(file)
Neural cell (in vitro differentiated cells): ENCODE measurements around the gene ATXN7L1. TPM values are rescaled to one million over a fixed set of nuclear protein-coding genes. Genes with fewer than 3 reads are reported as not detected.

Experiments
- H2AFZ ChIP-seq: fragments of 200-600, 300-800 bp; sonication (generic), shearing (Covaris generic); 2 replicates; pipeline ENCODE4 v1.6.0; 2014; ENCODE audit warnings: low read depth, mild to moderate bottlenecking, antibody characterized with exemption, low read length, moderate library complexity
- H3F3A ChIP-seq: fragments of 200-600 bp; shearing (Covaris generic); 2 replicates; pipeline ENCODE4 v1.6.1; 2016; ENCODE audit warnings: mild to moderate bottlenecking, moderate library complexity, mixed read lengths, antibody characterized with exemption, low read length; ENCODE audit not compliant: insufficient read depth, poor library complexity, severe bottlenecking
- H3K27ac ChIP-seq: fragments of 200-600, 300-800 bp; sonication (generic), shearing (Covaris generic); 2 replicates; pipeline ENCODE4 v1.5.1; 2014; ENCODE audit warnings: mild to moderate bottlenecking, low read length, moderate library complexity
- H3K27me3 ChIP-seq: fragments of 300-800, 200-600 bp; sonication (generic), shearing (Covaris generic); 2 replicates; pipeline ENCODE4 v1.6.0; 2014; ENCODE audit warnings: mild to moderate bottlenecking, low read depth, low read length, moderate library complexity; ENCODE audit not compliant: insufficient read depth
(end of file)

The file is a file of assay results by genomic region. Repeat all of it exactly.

Neural cell (in vitro differentiated cells): ENCODE measurements around the gene ATXN7L1. TPM values are rescaled to one million over a fixed set of nuclear protein-coding genes. Genes with fewer than 3 reads are reported as not detected.

Experiments
- H2AFZ ChIP-seq: fragments of 200-600, 300-800 bp; sonication (generic), shearing (Covaris generic); 2 replicates; pipeline ENCODE4 v1.6.0; 2014; ENCODE audit warnings: low read depth, mild to moderate bottlenecking, antibody characterized with exemption, low read length, moderate library complexity
- H3F3A ChIP-seq: fragments of 200-600 bp; shearing (Covaris generic); 2 replicates; pipeline ENCODE4 v1.6.1; 2016; ENCODE audit warnings: mild to moderate bottlenecking, moderate library complexity, mixed read lengths, antibody characterized with exemption, low read length; ENCODE audit not compliant: insufficient read depth, poor library complexity, severe bottlenecking
- H3K27ac ChIP-seq: fragments of 200-600, 300-800 bp; sonication (generic), shearing (Covaris generic); 2 replicates; pipeline ENCODE4 v1.5.1; 2014; ENCODE audit warnings: mild to moderate bottlenecking, low read length, moderate library complexity
- H3K27me3 ChIP-seq: fragments of 300-800, 200-600 bp; sonication (generic), shearing (Covaris generic); 2 replicates; pipeline ENCODE4 v1.6.0; 2014; ENCODE audit warnings: mild to moderate bottlenecking, low read depth, low read length, moderate library complexity; ENCODE audit not compliant: insufficient read depth